You are now entering the Jewish Currents archive.

July 14: Escape through the Sewers of Warsaw

lawrencebush
July 13, 2015

gueto03The sole woman within the high command of the Jewish Fighting Organization in the Warsaw Ghetto Uprising, Zivia Lubetkin died in Israel at age 61 on this date in 1976. Born and raised in Poland, Lubetkin was a leader in the leftwing Zionist youth movement and was one of the brave young Jews who left the Russian-controlled area of Poland and entered the German-controlled area to help organize the Jewish community to exit for Palestine and, ultimately, to take up arms against the Nazis. In January 1940, Lubetkin reached Warsaw, where she became responsible for negotiating with the Joint Distribution Committee and the Judenrat on behalf of the families within her movement, and organized several innovative projects to provide members with work, an income and a social milieu that would keep at bay the disintegration of mental health in the ghetto. Lubetkin was one of some three dozen fighters in the Warsaw Ghetto Uprising to survive the war: leading her comrades through the sewers of Warsaw on May 10, 1943, three weeks after the Uprising began; she also took part in the general Warsaw Uprising in 1944. After the war, she worked within communities of Jewish survivors to help channel illegal immigrants to Palestine, where she herself went in 1946. Lubetkin married Yitzhak Zuckerman, another hero of the Warsaw Gehtto, and together they founded Kibbutz Lohamei HaGeta'ot and its Ghetto Fighters' House museum. Lubetkin testified at the war-crimes trial of Adolf Eichmann in Israel in 1961.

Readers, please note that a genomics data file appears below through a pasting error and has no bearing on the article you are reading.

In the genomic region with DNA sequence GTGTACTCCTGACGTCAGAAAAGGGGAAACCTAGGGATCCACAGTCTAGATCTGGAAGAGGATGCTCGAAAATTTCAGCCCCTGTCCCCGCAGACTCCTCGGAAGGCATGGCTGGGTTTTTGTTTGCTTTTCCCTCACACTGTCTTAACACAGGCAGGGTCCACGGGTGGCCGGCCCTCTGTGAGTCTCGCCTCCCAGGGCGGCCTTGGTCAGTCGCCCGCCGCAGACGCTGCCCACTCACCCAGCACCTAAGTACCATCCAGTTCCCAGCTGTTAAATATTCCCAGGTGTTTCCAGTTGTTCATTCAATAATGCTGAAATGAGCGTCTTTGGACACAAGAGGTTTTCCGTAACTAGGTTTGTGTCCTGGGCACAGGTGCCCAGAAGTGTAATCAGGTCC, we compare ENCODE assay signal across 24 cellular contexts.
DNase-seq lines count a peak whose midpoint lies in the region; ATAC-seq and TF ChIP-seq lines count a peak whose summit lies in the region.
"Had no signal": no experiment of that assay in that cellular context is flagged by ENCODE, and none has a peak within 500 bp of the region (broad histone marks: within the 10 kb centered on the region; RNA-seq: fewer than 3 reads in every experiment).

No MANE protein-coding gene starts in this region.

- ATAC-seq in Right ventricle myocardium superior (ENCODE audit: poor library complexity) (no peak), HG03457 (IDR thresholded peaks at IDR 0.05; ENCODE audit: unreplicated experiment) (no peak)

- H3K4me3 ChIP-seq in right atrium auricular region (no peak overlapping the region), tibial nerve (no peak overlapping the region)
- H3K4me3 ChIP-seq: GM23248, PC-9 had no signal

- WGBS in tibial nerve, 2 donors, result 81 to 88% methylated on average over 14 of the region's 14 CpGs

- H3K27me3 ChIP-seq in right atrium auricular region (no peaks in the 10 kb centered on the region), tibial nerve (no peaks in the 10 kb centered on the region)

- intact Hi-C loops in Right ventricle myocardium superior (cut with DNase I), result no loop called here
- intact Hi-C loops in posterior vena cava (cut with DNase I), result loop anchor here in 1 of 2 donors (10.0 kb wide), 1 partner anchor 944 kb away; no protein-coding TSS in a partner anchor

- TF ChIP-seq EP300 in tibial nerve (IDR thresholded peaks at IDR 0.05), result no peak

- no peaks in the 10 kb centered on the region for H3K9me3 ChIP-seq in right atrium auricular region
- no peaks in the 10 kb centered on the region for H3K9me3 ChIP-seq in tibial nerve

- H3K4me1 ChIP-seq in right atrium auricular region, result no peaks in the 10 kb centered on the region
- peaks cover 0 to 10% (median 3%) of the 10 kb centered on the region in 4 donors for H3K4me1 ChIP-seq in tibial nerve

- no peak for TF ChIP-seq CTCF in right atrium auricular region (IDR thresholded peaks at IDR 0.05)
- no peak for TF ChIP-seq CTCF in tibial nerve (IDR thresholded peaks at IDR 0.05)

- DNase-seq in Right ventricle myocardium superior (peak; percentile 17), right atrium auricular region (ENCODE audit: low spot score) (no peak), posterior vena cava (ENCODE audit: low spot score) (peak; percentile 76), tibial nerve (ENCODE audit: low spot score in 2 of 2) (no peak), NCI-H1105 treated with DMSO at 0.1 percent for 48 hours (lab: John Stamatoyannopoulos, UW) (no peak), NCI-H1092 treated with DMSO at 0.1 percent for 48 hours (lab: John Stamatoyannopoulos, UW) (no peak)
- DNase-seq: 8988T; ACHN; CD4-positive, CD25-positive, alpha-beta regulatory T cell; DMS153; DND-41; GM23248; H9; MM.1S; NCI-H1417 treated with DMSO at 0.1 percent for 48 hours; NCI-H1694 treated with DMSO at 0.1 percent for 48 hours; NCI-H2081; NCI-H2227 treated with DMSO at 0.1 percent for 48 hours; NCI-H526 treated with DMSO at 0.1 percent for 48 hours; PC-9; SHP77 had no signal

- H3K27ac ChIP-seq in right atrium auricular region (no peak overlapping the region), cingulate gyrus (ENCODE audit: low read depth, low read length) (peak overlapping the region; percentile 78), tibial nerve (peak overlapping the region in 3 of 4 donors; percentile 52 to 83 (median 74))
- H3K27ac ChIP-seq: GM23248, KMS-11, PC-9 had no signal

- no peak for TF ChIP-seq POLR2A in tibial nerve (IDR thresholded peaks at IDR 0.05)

"The day before they were discovered by the Germans, the [Jewish Fighting Organization] command, located at 18 Mila Street, decided that Lubetkin should set out in order to find a connection to the outside via the sewage tunnels that led to the Aryan side. On May 10, 1943 she went through the sewers with the last of the fighters. To the end of her days she was haunted by the thought that she had abandoned her remaining friends to certain death." —Tikva Fatal-Kna'ani, Jewish Women's Archive